V-shaped spaces above the contact areas of teeth viewed from the occlusal or incisal aspect. Narrowest at the contact and widening facially, lingually, and occlusally.

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Interproximal space

AKA cervical embrasure or gingival embrasure. Triangular space between adjacent teeth cervical to their contact.

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Surface contact

Contact of flattened or level surfaces. Mandibular cusp tip contacts the maxillary flat surface. Mandibular cusp tip contacts the mesial incline of a maxillary cusp.

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49

Stamp cusps

  • Occlude in fossa of opposing teeth well within the perimeter of the crowns of teeth.

  • Crush and cut food as they are directed past the opposing shear cusps and cutting ridges toward an occlusal fossa.

  • Responsible for maintaining the vertical dimension of occlusion.

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50

Shear cusps

  • Act as centric stops during contact with the opposing stamp cusps and minimize tissue impingement.

  • Shear the food to reduce it to smaller particles and act as grabbing cusps to grab and hold food on the occlusal table.

  • Give stability to the mandible by providing a tight and definite occlusal relationship when teeth occlude (maximum intercuspation).

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51

Cusp and fossa apposition

Most effective stabilizer of alignment. Mesiolingual cusp of all mandibular molars are in apposition with the lingual embrasures of the maxillary molars.

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Ridge and sulcus apposition

Triangular ridges of the buccal cusps of the maxillary molars are accommodated into the buccal grooves of the mandibular molars.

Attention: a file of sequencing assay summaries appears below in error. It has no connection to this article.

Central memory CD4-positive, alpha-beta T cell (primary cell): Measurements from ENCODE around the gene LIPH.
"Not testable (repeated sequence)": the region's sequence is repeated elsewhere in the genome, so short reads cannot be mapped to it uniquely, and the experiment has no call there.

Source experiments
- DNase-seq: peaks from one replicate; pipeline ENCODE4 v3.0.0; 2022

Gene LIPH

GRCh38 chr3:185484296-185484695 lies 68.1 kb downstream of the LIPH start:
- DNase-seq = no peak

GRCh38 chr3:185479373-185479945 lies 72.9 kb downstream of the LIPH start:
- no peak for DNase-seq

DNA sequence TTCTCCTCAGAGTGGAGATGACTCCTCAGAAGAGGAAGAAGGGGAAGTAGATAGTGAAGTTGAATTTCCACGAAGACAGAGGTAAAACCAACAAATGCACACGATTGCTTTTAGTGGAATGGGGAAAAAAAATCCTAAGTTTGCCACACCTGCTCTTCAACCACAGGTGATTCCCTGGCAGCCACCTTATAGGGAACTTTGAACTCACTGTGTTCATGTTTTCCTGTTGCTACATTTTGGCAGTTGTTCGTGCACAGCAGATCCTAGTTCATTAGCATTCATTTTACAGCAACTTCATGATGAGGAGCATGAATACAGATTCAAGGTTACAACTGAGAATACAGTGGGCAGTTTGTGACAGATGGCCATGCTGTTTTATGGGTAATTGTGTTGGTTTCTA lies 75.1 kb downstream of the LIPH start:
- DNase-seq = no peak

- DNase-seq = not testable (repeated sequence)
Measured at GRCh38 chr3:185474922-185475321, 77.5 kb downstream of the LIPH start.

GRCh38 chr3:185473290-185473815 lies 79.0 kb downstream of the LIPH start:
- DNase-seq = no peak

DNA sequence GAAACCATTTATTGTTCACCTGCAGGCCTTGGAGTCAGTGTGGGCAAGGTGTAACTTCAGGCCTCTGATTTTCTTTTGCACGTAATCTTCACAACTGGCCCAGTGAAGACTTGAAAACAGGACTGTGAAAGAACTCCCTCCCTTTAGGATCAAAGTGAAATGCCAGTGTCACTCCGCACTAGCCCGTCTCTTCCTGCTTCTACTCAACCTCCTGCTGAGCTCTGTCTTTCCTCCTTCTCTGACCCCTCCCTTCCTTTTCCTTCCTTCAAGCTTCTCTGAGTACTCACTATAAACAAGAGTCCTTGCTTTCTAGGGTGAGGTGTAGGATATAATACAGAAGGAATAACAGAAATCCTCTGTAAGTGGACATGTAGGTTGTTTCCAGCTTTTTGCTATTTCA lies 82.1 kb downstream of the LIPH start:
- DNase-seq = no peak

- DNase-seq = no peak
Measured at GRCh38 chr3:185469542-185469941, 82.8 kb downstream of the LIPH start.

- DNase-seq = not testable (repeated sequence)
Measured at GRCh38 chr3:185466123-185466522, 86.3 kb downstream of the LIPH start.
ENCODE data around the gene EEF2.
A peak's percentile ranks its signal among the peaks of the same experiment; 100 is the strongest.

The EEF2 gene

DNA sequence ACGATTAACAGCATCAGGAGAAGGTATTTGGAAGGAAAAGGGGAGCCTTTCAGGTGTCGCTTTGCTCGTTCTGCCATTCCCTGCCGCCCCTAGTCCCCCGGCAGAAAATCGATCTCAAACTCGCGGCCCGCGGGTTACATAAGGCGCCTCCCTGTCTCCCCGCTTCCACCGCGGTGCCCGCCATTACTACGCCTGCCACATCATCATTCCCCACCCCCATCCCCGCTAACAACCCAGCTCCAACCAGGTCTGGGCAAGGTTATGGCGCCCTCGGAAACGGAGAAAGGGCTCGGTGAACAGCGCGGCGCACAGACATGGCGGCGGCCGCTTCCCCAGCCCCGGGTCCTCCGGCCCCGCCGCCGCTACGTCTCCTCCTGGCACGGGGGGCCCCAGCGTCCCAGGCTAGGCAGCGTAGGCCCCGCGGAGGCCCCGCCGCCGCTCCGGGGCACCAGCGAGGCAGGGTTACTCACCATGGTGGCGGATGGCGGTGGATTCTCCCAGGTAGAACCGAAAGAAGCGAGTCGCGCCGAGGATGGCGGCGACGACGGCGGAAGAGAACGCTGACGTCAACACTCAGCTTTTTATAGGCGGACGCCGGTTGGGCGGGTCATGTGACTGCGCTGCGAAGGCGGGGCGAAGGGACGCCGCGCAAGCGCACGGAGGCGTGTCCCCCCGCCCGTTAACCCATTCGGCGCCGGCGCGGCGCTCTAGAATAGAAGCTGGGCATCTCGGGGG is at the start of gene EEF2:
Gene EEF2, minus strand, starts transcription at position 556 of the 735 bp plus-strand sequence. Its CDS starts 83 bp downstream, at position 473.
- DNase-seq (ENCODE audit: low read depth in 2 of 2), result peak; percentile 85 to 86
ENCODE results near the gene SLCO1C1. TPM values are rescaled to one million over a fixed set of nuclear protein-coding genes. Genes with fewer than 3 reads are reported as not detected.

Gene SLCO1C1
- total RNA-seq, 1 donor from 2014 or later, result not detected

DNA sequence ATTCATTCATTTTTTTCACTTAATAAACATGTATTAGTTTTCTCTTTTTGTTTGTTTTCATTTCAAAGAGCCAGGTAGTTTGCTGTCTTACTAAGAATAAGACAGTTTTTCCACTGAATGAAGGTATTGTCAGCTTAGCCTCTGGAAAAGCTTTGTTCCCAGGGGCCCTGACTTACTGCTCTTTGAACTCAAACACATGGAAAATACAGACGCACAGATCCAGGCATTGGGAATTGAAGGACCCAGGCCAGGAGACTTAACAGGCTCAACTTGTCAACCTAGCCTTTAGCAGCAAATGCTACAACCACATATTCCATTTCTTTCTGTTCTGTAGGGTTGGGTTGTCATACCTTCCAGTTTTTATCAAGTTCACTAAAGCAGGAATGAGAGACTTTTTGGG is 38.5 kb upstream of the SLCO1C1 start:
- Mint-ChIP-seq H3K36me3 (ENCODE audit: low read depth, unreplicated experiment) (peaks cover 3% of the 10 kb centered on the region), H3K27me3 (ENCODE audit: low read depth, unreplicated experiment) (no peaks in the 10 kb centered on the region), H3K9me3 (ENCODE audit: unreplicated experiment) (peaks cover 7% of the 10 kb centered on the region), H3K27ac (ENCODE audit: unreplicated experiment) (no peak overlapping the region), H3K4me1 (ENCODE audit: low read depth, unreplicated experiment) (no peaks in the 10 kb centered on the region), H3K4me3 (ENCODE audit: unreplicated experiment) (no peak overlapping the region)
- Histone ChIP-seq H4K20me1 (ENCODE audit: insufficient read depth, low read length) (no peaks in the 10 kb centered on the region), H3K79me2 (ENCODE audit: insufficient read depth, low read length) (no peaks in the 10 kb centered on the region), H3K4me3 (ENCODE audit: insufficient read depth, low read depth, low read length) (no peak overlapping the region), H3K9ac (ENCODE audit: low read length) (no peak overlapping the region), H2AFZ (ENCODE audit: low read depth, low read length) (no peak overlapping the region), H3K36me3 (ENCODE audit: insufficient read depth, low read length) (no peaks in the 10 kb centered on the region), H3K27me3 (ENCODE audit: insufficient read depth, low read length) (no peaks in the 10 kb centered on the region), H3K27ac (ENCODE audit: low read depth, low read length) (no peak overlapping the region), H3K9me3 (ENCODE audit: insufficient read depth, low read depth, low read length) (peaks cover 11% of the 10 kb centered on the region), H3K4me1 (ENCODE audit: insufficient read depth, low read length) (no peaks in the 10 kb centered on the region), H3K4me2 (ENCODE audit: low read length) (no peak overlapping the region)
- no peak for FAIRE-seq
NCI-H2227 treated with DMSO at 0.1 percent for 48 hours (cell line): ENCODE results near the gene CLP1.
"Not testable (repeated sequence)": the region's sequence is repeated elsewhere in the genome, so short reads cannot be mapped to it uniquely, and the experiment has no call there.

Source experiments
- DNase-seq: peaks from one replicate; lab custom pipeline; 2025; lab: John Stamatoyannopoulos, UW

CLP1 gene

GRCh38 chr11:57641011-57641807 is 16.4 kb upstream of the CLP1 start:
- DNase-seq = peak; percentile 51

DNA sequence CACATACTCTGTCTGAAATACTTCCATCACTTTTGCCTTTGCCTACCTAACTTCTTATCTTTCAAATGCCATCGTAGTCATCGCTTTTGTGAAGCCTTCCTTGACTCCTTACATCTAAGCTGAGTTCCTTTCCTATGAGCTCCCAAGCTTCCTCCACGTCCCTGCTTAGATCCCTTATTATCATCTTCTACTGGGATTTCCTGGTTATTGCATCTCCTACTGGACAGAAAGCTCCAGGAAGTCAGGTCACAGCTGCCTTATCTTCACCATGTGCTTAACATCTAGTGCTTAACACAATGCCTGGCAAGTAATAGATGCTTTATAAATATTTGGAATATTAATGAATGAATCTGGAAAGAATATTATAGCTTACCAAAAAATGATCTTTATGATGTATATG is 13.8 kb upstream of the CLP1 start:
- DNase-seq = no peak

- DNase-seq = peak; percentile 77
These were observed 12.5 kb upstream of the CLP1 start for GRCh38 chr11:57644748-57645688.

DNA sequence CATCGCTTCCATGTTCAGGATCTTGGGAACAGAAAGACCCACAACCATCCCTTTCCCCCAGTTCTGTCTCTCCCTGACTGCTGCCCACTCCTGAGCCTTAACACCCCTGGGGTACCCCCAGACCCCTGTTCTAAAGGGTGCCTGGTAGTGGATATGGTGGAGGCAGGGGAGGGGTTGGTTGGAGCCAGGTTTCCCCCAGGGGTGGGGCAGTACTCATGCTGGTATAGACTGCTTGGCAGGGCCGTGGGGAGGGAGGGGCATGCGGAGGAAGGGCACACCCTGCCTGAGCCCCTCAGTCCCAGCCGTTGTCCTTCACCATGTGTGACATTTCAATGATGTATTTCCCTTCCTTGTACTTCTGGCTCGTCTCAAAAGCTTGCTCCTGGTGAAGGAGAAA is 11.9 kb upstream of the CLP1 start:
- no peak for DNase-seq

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53

Posterior Cusp Characteristics

Each cusp has 4 ridges - outer incline (facial or lingual ridge), inner incline (triangular ridge), mesial cusp ridge, and distal cusp ridge.

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54

Occlusal table

Area contained within the mesial and distal edges of the occlusal surface.

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55

Supporting Cusps

  • They contact the opposing tooth in intercuspal position and support the vertical dimension of the face.

  • They are nearer the faciolingual center of the tooth than non-supporting cusps.

  • Their outer incline has the potential for contact. They have broader, more rounded cusp ridges than non-supporting cusps.

  • Robust cusps that are better suited for crushing food compared to non-supporting cusps.

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56

Non-supporting cusps

  • Cusps that form a lingual occlusal line in the mandibular arch and a facial occlusal line in the maxillary arch.

  • They overlap the opposing teeth without contacting them.

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57

Arrangement of Teeth within the Dental Arches

The positioning of teeth within the upper and lower dental arches.

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58
<p>Curve of Spee</p>

Curve of Spee

The upwardly convex curve from the canine to the last molar in the maxilla and the downwardly concave curve from the canine to the last molar in the mandible.

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59
<p>Curve of Wilson</p>

Curve of Wilson

The gradual curve followed by the cusp tips of the posterior teeth when viewed from the anterior aspect.

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60

Centric occlusion

The position of the mandible when the teeth are brought into full interdigitation with the maximal number of teeth contacting.

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61

Overjet

The horizontal overlap between the anterior teeth.

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62

Overbite

The vertical relationship between the anterior teeth.

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63

Inter-arch Tooth Alignment

The alignment of teeth between the upper and lower dental arches.

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64

Buccal cusps

The cusps of the upper teeth that are positioned lateral to the buccal cusps of the lower teeth.

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65

Lingual cusps

The cusps of the maxillary teeth that rest in the occlusal fossae of the mandibular teeth.

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66

importance of dental arch alignment

  • preventing tongue or cheek biting

  • breaking up food during mastication